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Last week, as the world’s media dissected the details of the Apple Watch and iPhone 6, I spent an inspiring day mentoring at Seedcamp Week London, where some of Europe’s most promising new startups are immersed into the Seedcamp system of networks, learning, and capital raising.
The 28 startups taking part were getting ready to shake up a variety of sectors, from music, retail and design to healthcare, property and more.
I didn’t get to meet them all but I did spend time with two that are creating new digital marketing tools which piqued my interest.
Companies that sell their services based on a subscription model have a difficult task on their hands when it comes to designing a simple but persuasive pricing page.
It’s something we’ve tinkered with a great deal here at Econsultancy as the only way to find the most effective balance is by testing different elements and combinations.
To see if there are any best practices or common design elements when creating subscription pages, I visited the sites of four different SaaS (software as a service) vendors.
For many SaaS companies, it’s actually impossible to find out a pricing model without getting in contact with them first.
For years, video has been a pain in the bottom. Video production companies know it, and they charge handsomely for it.
Increasingly, start-ups are trying to disrupt professional video production, to provide an easy solution for marketers to create their own none-too-shabby work.
Moovd is the latest of these companies, and turns text into animated text videos. Try it yourself, you can make videos in a few seconds (I've been making childish videos all morning).
We'd all like to produce videos that convey our complicated product or brand but don't cost the Earth. Without a background in rich media, it's time consuming to create a animated video or shoot and edit your own footage.
Moovly aims to make this easier and allows the easy creation of simple animated videos. I spoke to the team to find out more about the service.
In parts one to three of the this series on managing PR and blogger outreach in-house, I’ve guided you through: The Network, The Message, and Discovery/Dissemination, talking shop on tools of the trade to cut cost but still rock like a PR all-star.
In this final post on tracking, I’ll show you how to define clear objectives then get your reports together for the boss.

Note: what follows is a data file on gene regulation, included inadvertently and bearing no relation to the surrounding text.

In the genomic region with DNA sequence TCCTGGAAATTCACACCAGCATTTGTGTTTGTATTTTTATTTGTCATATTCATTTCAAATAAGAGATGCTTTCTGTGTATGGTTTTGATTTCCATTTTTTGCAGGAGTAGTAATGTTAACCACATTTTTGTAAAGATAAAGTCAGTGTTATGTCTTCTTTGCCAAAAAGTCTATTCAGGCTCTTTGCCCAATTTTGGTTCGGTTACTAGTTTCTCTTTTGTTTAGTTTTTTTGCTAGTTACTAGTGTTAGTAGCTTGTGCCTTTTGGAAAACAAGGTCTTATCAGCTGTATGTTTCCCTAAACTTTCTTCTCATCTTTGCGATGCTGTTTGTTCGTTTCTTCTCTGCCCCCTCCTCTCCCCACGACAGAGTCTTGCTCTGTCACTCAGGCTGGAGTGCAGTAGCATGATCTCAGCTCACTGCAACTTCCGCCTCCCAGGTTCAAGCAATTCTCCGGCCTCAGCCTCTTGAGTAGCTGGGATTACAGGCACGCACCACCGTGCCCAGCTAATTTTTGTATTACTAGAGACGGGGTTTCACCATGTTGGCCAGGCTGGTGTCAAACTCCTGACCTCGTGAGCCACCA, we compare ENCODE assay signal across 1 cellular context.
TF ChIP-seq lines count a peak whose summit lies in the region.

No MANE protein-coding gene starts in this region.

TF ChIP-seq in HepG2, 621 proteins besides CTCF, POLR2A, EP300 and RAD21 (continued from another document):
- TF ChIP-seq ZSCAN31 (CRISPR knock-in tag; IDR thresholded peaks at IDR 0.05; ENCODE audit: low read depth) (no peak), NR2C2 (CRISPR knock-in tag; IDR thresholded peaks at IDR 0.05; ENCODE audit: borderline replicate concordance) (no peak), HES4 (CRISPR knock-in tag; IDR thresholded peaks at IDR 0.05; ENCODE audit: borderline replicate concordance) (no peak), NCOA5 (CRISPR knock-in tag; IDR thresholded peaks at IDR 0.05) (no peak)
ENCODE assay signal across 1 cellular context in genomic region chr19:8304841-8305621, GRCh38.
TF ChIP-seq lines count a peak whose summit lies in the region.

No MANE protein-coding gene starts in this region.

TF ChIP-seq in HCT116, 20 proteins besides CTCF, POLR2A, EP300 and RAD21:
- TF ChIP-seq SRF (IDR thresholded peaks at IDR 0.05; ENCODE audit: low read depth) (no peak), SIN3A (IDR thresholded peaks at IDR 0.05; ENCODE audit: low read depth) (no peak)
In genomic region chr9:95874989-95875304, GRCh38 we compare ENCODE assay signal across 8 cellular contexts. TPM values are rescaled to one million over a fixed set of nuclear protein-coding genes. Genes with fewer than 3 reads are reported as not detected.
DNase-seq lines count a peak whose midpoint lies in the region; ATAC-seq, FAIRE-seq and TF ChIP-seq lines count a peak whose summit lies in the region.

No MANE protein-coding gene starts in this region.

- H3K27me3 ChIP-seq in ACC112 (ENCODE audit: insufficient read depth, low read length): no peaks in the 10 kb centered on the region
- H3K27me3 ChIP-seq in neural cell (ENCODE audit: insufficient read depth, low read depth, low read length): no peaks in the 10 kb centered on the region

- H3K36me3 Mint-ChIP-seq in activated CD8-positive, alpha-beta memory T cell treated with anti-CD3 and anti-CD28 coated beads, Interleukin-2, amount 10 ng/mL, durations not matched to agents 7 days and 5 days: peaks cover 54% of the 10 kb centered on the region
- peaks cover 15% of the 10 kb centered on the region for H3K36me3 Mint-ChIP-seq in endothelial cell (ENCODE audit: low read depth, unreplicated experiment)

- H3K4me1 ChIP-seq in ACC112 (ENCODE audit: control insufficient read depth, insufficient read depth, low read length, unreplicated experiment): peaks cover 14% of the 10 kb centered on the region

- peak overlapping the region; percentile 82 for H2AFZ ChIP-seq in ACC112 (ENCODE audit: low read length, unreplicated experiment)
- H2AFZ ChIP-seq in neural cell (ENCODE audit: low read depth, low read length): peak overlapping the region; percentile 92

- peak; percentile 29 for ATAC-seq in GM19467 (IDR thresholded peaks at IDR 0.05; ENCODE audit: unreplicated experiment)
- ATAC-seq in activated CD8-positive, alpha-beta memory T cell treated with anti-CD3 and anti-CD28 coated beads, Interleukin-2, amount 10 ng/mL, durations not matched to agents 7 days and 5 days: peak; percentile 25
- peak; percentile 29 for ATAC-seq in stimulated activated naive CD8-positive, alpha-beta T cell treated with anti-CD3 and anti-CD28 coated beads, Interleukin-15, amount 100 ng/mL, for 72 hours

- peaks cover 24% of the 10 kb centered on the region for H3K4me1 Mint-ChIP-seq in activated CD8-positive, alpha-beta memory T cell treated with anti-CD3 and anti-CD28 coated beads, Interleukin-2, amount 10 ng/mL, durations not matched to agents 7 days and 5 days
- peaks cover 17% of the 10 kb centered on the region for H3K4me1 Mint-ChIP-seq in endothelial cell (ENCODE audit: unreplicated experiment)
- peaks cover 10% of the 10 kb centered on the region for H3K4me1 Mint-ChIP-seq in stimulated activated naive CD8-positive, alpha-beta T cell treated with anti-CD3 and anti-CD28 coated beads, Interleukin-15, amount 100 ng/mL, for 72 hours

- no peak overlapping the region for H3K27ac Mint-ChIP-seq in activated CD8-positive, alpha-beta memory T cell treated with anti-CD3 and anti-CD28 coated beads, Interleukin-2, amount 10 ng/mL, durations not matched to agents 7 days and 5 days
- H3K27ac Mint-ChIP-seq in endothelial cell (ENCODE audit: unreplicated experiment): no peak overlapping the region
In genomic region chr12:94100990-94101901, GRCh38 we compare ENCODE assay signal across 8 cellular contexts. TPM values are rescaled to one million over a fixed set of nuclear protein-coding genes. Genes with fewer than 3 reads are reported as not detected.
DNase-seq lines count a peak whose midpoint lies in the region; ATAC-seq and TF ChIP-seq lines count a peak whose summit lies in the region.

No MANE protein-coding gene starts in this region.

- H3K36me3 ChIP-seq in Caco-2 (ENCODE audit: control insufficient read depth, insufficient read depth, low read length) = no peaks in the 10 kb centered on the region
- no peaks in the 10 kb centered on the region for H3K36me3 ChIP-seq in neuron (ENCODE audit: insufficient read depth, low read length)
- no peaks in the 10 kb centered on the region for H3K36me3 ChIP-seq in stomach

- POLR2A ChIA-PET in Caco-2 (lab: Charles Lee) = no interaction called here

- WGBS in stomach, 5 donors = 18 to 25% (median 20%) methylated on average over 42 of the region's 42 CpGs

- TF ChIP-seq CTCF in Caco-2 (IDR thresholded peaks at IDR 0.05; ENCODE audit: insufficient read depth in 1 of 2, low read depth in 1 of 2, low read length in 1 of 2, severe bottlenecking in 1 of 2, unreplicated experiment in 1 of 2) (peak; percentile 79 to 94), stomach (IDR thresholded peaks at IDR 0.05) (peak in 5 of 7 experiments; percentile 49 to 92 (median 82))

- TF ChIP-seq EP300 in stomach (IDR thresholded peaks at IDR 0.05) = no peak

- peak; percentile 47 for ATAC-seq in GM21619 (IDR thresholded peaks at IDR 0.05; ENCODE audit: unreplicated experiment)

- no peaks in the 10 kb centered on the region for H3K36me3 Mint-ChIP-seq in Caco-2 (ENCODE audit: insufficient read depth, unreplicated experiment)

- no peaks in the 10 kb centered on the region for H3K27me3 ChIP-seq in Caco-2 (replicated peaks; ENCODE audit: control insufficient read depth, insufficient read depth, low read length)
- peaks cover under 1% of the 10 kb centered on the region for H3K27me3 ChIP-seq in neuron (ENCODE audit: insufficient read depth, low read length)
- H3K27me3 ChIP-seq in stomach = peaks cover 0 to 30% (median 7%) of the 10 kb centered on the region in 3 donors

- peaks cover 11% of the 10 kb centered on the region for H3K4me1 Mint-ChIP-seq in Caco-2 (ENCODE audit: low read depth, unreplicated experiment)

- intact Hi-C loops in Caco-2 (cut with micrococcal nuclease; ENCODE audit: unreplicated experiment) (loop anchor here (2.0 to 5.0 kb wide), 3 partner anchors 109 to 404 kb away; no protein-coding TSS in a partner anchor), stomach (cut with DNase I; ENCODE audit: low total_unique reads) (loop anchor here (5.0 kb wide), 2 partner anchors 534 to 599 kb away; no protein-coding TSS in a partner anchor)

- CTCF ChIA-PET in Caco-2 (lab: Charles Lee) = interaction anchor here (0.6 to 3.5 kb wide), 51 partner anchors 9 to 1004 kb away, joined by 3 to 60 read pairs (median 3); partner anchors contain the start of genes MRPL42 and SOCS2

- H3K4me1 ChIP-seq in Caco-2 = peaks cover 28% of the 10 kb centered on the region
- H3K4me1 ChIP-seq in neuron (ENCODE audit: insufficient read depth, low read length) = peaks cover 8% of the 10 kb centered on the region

Web prototyping is continually evolving. The holy grail is perhaps a web app easily shared between management, developers and clients, with low latency, high performance and flexibility.
Clickmodels is trying to solve this problem, and I spoke to Jurriaan van Drunen, co-founder.
In this post I’ll be looking at the growing importance of self-service. I'll look at some brands that do it well, and some that don't, and offer advice as to what self-service entails.
Research recently carried out by Zendesk indicates that over 50% of customers want self-service and 67% prefer self-service to speaking to someone.
Combine this with the fact that self-service is cheaper than web chat, which itself is significantly cheaper than a running a call centre, and it's definitely a trend we'll see continue online.
Savvy marketers know that content marketing is key when it comes to building up a relationship with other sites, social networks, and syndication partners.
Whether or not you agree with slapping the (buzz)phrase 'content marketing' across many of the already commonly used SEO tactics, everyone can agree the technology to find, distribute and track how content delivers ROI (meaning influencer tracking, social analytics, custom CRMs) has really kick-started an interest in the field.
We’ve written broadly on content strategy in the past, but in this post I thought I’d share a bit more about our internal approach to a specific area of content creation.
For a growing number of companies, the cloud is an incredibly appealing proposition. It allows organizations to scale up (and down) infrastructure and services as needed, and you generally pay only for what you use.
But that doesn't mean that the cloud isn't without its challenges. Some, such as architecting fail-proof applications, are well documented. But there are others which don't often get as much attention. One: keeping track of what your company is spending.
Software is a multi-billion dollar industry but that doesn't mean it hasn't changed dramatically in the past several years. From the rise of the app store to software-as-a-service, how software is bought and sold has been evolving rapidly.
That creates both opportunity and challenges for software's biggest players.
From infrastructure-as-a-service (Iaas) all the way up to software-as-a-service (SaaS), more and more companies are heading into the cloud.
There are plenty of good reasons. Using a cloud offering can often reduce a company's technology capex, and pay-as-you-go pricing is an attractive proposition for companies burned in the past by large, expensive technology initiatives.
Last week, I listed the 'enterprise cloud' as one of the five things to watch in 2012.
My rationale was straightforward; while the cloud has been a hot topic in the consumer space for the past several years, there's increasing activity in the enterprise space as major software vendors like Oracle and SAP move to ensure that they don't get left behind.
Salesforce.com, one of the first big players in the enterprise cloud space, didn't wait for the new year to make a new move of its own. Yesterday, it announced that it was acquiring human capital management SaaS Rypple for an undisclosed sum.